We live to fight another day. 

3. I believe the Court does have jurisdiction to decide whether the Secretary must service-connect and compensate veterans for obesity.

This was, at its core, a question of statutory interpretation of the Court's jurisdictional charge: 38 U.S.C. §7252.

The Court heavily considered the express mention of 38 U.S.C. §1155 as a limit on its jurisdiction in 38 U.S.C. §7252(b).

38 U.S.C. §1155 is not a stand-alone statute, and cannot be properly interpreted without looking at the body of law that comprises Title 38 and without considering other statute in pari materia

The reference to 38 U.S.C. §1155 in the CAVC's jurisdictional charge appears to be a carve-out, a nod to the primacy of the Federal Circuit's jurisdiction over certain regulatory matters under the Administrative Practices Act. Even the legislative committee reports demonstrate the legislative compromise at play in 38 USC §7252: nobody wanted every comma in every diagnostic code of the schedule of ratings to be the subject of litigation before the CAVC but, at the same time, the Secretary shouldn't have "carte blanche" to publish unreviewable regulations. See, Wingard v. McDonald, 779 F.3d 1354, 1357-1359 (2015). 

To interpret 7252(b) beyond this plain text meaning  renders other portions of Title 38 irrelevant, and raises interesting constitutional questions. 

While the Court was correct to consider the importance of §1155, and the Wanner and Wingard and Byrd cases are important to that consideration, the parties' failure to help the Court understand the express language of §7252(b) led to an incorrect outcome in this case: I believe the CAVC has jurisdiction to review a BVA decision which finds a specific disability is not compensable under Title 38.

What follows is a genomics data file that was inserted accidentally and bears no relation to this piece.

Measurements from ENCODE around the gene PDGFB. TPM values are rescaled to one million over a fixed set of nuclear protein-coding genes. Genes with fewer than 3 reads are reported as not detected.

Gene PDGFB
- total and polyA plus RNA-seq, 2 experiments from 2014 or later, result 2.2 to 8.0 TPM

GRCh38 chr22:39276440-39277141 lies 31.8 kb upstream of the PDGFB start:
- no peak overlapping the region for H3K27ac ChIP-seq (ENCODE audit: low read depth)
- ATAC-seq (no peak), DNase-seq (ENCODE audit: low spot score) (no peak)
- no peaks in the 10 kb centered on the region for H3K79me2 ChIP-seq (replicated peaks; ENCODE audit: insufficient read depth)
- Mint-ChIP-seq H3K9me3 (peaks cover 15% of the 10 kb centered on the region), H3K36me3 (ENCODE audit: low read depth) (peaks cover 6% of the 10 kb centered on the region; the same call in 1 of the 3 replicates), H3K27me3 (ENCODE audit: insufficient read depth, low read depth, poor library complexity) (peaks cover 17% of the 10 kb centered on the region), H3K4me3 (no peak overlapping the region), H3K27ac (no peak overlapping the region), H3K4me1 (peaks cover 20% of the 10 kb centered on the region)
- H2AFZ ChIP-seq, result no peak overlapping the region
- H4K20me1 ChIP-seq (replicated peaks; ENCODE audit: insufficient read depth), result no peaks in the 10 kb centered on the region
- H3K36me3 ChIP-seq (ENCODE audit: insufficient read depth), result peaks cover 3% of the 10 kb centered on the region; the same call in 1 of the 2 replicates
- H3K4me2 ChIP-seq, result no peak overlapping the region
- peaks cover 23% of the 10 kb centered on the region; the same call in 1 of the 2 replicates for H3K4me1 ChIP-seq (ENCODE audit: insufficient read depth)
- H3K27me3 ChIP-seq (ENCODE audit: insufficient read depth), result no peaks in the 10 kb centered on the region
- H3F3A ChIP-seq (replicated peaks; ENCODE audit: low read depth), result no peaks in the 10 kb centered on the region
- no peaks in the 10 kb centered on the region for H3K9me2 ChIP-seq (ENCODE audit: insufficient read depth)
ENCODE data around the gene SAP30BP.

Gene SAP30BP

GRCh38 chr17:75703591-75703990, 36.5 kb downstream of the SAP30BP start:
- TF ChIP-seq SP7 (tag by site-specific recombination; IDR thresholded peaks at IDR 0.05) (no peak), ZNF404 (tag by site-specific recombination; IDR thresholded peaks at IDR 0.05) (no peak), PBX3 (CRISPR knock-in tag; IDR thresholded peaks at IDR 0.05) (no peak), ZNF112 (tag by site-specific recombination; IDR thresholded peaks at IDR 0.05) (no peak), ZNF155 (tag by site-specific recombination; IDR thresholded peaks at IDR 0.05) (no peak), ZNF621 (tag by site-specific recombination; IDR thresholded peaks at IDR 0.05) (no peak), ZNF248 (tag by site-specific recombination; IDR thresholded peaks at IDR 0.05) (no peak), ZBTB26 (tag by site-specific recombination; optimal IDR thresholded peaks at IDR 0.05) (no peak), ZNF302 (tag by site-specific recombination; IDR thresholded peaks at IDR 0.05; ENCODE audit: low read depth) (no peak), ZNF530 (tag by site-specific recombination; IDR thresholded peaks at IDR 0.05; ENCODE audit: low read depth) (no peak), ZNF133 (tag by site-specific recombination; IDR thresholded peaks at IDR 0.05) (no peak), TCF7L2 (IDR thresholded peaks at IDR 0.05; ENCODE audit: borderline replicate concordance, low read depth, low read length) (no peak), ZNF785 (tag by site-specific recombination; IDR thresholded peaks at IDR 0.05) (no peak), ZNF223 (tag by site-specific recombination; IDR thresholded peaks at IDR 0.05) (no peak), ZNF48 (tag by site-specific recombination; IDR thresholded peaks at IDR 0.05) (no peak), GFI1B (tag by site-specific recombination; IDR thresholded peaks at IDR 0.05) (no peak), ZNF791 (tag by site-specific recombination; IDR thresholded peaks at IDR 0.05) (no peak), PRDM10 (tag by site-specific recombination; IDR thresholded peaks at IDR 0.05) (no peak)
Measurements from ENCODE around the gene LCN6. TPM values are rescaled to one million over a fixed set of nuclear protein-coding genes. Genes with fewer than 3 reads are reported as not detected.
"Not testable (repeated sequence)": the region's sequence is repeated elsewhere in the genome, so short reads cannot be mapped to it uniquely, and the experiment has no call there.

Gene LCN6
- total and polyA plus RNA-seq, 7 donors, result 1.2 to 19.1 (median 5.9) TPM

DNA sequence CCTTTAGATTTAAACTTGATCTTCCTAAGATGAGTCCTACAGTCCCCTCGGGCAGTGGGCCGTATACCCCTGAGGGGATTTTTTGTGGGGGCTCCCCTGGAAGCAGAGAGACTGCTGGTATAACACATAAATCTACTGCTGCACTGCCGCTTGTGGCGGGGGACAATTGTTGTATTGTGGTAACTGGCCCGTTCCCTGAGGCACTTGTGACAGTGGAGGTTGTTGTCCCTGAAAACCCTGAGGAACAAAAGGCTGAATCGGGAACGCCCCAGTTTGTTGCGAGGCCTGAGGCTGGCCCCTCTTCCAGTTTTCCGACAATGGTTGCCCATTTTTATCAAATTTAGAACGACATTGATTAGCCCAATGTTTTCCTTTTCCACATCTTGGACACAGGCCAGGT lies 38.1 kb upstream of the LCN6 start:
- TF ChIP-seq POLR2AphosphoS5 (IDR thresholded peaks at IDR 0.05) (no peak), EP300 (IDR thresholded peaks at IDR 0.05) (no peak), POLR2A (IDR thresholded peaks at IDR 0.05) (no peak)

4. Do you have a case with the following fact pattern?

I won't lay out the entire argument here, in a blog post, but I believe Marcelino can be overcome.

Not only  is the Secretary statutorily and constitutionally obligated to service connect obesity, but that the CAVC has jurisdiction to review a BVA decision refusing to do so.

First, if you have a client with a BVA decision which denies service connection for obesity,please reach out to me, and we can discuss whether it is the right case to challenge Marcelino. 

Second, if you are a VSO, agent or attorney with a client/veteran before the VARO or BVA whose claim or appeal presents the following fact pattern, please reach out to me:

a) Veteran diagnosed as obese, and the obesity is not the result of any other  condition or disease (it need not be idiopathic, just not secondary to any medical condition);

b) There is an in-service history of weight gain that led to obesity - or an in-service diagnosis of obesity. The evidence of nexus of obesity to military service should be compelling, if not dispositive. Veteran need not have been discharged due to obesity but if so, it should be a qualifying discharge; 

c) Evidence of the financial or economic harm Veteran has suffered due to his or her obesity -  an ability to hold, procure or perform a job or a broad class of jobs noted in the record before the BVA decision, or where there remains time to include that evidence in the record.

Case Details

Link to the CAVC Panel Decision on the CAVC Website

Link to the BVA Decision on CAVC Website

 

CAVC Judge: Panel Decision (Precedential)

Judge Mary J. Schoelen - Opinion Author -  (link to bio on CAVC website)

Judge Coral W. Pietsch (link to bio on CAVC Website)

Judge Margaret Bartley (link to bio on CAVC website)

OGC Attorney: Omar Yousaf

Veteran Representation at CAVC:

Zachary Stolz -Lead Counsel (Chisholm, Chisholm and Kilpatrick)

Dana Weiner - On the Briefs and Argument (Chisholm, Chisholm and Kilpatrick)

Board of Veterans Appeals Veterans Law Judge: A. Jaeger

Regional Office:  Los Angeles, California VARO

Vets’ Rep at BVA:Disabled American Veterans (DAV)

Date of Decision: January 23, 2018